• The Fourier transform of the eta function can be determined by considering the limit of the transform of the rectangular pulse \[
    \hat{\eta}(\omega)=\int_{-\infty}^{\infty}\eta(x) e^{-2\pi ix\omega}\,dx=\lim_{a\rightarrow \infty} a^{-1}\int_{-\infty}^{\infty} \mathrm{rect}\left(\frac{x}{a}\right)e^{-2\pi ix\omega}\,dx\\
    \hat{\eta}(\omega)=\lim_{a\rightarrow \infty}\frac{\sin(\pi\omega a)}{\pi\omega a}=
    1 & \mbox{if } \omega=0 \\
    0 & \mbox{if } \omega\neq0

It is also possible to modify the eta function by making it right- or left-sided (as with the delta function).\[
\eta_{R} (x)=\lim_{a\rightarrow \infty} a^{-1} \, \mathrm{rect}_{R}\left(\frac{x}{a}\right)\,,\,
\eta_{L} (x)=\lim_{a\rightarrow \infty} a^{-1} \, \mathrm{rect}_{L}\left(\frac{x}{a}\right)
\] The properties are mostly similar (including translation-invariance, zero finite integrals, etc.). While the symmetric eta function takes the global average, the right-handed one takes the average over positive values, and the left-handed one takes the average over negative values. For instance, we would have \[\int_{-\infty}^{+\infty}\eta_{R}(x)\left(\cos^{2}(x+|x|) \right)dx=\frac{1}{2},\\
\int_{-\infty}^{+\infty}\eta_{L}(x)\left(\cos^{2}(x+|x|) \right)dx=1\]I'm sure there is more to say on this, and I will continue to look into the properties of this new, strange function.

Thursday, December 26, 2013

Reticaudicem Habemus (we have a blog!)

Hello World.

I have made this blog, basically as a place to air my thoughts and make more public what I happen to be working on.

I have a variety of interests, including but not limited to languages (particularly English and Latin, but also Greek, Italian, German, Spanish and others), etymology, mathematics, physics, and philosophy. I plan to write about each of these, though I suspect, at least at first, that I will have much of philosophy, particularly critiques of arguments for god's existence.

I myself have been an agnostic atheist for quite some time, and have for several years been interested in apologetics. Particularly, I have found the articulated and outspoken debates of Dr. William Lane Craig very informative, as to the arguments for god's existence and their defenses. I have since learned about other proponents of philosophical theism, and have become especially interested in the project of natural theology. I hope to interact with these arguments in upcoming posts.

In addition to this, I plan to give some of my musings on more general philosophy, as well as possibly some social and academic issues. However, there is much in the way of non-philosophy I also plan to give, such as some amateur work in mathematics.

Lastly, but importantly, there is much I have written in Latin that I hope to make public. Recently, I have become very interested in writing Latin translations of works in English. My main projects have been writing a translation of JRR Tolkein's The Hobbit (before I learned someone beat me to it, and before Peter Jackson decided to make a new trilogy out of it. I know, I'm such a hipster ). My other area of interest in translating has been poetry and song. Recently, I have translated several works of Dr. Seuss (though someone also beat me to that idea): I hope to post several translations over time, and hopefully add more.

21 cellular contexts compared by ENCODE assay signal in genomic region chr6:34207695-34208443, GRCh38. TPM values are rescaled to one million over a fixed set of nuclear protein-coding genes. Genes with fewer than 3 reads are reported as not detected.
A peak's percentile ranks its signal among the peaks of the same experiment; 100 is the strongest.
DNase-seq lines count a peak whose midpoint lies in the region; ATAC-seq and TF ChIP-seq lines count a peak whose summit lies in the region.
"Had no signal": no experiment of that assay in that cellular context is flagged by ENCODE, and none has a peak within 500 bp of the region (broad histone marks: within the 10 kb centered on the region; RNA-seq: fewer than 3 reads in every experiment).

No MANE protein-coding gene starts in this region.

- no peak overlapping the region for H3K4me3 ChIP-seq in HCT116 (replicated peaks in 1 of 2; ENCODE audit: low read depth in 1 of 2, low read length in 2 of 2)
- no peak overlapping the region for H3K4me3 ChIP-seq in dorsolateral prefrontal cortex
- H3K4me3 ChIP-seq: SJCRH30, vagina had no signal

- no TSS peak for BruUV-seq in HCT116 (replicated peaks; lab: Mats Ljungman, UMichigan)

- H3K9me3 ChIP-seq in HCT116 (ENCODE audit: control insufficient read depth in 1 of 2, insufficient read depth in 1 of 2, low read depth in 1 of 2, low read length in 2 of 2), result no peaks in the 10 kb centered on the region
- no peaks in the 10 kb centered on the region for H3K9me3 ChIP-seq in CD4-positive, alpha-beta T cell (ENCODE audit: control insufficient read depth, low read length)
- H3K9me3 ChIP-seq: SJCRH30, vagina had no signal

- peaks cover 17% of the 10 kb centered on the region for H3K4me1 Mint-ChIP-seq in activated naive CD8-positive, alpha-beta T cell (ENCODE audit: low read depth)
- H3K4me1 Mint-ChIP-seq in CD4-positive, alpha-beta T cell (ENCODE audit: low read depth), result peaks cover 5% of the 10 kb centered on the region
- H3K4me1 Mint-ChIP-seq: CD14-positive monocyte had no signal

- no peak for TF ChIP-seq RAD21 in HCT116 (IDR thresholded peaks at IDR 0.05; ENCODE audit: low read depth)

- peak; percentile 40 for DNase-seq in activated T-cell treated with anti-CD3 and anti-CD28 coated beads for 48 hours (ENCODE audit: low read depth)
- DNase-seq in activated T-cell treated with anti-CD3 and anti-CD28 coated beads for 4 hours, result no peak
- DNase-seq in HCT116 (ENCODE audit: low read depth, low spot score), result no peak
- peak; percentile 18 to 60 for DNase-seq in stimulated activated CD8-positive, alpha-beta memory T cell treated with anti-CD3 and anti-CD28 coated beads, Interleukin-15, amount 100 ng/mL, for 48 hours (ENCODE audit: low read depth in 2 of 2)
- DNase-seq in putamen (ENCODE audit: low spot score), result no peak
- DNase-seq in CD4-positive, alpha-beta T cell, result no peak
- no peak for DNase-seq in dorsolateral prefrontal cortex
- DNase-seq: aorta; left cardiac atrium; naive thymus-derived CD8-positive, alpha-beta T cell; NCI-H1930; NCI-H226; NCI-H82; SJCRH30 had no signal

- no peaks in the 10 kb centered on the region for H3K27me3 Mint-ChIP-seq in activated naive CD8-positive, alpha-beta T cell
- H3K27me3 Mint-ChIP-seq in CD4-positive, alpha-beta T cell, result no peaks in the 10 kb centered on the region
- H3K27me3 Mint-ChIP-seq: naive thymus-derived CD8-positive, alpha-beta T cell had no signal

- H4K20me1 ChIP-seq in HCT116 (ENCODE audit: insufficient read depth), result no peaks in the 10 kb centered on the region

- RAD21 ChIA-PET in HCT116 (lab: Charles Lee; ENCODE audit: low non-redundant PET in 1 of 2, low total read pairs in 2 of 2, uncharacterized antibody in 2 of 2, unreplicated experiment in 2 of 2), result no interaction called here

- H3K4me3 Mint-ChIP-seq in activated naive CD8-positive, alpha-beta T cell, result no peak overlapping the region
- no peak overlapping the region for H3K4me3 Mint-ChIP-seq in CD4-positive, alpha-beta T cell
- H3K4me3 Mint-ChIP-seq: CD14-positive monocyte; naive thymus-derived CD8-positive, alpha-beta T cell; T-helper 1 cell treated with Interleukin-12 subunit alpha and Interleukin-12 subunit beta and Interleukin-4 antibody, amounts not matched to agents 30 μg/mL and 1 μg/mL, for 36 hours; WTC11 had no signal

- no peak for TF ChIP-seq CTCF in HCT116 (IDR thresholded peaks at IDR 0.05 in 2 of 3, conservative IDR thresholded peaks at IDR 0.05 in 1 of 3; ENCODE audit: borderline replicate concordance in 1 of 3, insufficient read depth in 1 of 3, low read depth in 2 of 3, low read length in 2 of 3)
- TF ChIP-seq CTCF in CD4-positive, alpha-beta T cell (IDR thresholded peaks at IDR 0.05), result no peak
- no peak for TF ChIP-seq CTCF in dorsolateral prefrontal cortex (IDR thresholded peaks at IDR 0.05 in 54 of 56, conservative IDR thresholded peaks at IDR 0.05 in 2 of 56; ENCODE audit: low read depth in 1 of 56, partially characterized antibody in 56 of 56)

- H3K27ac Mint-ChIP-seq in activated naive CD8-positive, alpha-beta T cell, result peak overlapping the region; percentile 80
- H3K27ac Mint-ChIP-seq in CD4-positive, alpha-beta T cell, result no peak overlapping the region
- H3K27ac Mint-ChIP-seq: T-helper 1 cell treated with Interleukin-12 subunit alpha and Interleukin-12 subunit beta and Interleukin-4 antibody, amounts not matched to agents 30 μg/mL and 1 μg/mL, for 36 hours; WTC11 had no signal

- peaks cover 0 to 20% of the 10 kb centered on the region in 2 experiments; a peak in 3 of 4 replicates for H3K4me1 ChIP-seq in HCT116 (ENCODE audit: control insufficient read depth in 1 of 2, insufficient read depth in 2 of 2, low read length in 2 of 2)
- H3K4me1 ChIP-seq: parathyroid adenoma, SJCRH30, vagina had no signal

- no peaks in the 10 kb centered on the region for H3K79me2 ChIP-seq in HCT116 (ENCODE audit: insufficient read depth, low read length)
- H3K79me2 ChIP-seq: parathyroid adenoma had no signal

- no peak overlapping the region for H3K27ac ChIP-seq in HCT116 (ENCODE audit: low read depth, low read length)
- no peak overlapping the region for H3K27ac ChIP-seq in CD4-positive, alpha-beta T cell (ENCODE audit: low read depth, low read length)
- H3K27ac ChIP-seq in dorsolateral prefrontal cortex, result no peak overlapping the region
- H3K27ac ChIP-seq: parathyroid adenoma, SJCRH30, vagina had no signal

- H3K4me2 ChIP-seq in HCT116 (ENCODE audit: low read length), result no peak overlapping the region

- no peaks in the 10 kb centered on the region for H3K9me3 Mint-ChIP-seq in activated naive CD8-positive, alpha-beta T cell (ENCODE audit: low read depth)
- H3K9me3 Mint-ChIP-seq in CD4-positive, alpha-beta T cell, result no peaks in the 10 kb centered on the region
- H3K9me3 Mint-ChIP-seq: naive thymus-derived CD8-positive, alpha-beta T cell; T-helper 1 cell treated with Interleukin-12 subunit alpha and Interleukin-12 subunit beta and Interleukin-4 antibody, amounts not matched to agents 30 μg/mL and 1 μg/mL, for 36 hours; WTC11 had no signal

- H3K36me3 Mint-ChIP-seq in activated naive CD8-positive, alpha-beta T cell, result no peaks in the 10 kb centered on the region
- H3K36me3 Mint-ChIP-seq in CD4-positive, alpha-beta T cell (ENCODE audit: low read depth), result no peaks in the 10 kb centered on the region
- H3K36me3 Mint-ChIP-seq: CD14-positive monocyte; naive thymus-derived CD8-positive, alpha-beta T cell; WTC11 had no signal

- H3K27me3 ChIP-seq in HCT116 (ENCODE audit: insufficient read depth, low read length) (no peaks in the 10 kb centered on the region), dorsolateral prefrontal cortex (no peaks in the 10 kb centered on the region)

Finally to explain the name of this blog: the name derives from the greek roots ὐπερ- (hyper-), a prefix meaning "over" or "excessive", and φρονειν (phronein) a verb meaning "to think". Thus, it translates to "over-thinking," which some would consider apt to describe me. Alternately, it can be translated to mean "beyond-thinking" or "super-thinking", which is a bit more complimentary.

P.S. As to the name of this post, I have attempted to bring some modernity to the Latin language. Others have proposed words for "blog" in Latin, such as blogis for "a blog" and blogire for "to blog". If I were to propose some words of this sort, I would opt for blogum for "a blog" and blogere for "to blog". However, to keep it more etymologically neat, I have opted for reticaudex, "net-notebook" (incidentally, caudex seems an apt translation of "logbook", as it can be translated both as "notebook" and as "tree trunk").
As for the verb, it seems there are several options: scribere in reticaudice "to write in a blog" is the most plainspoken way to phrase it , or scribere in interrete "to write in the internet". However, we may offer some contracted forms, such as retiscribere, or even (though hardly Latin-sounding) retscribere "to net-write". On the other hand, we may opt for simply introducing the adverb interretie "online" and say interretie scribere. I would be very averse for turning the noun itself into a verb and writing anything like reticaudicere, even if it is rather neat sounding.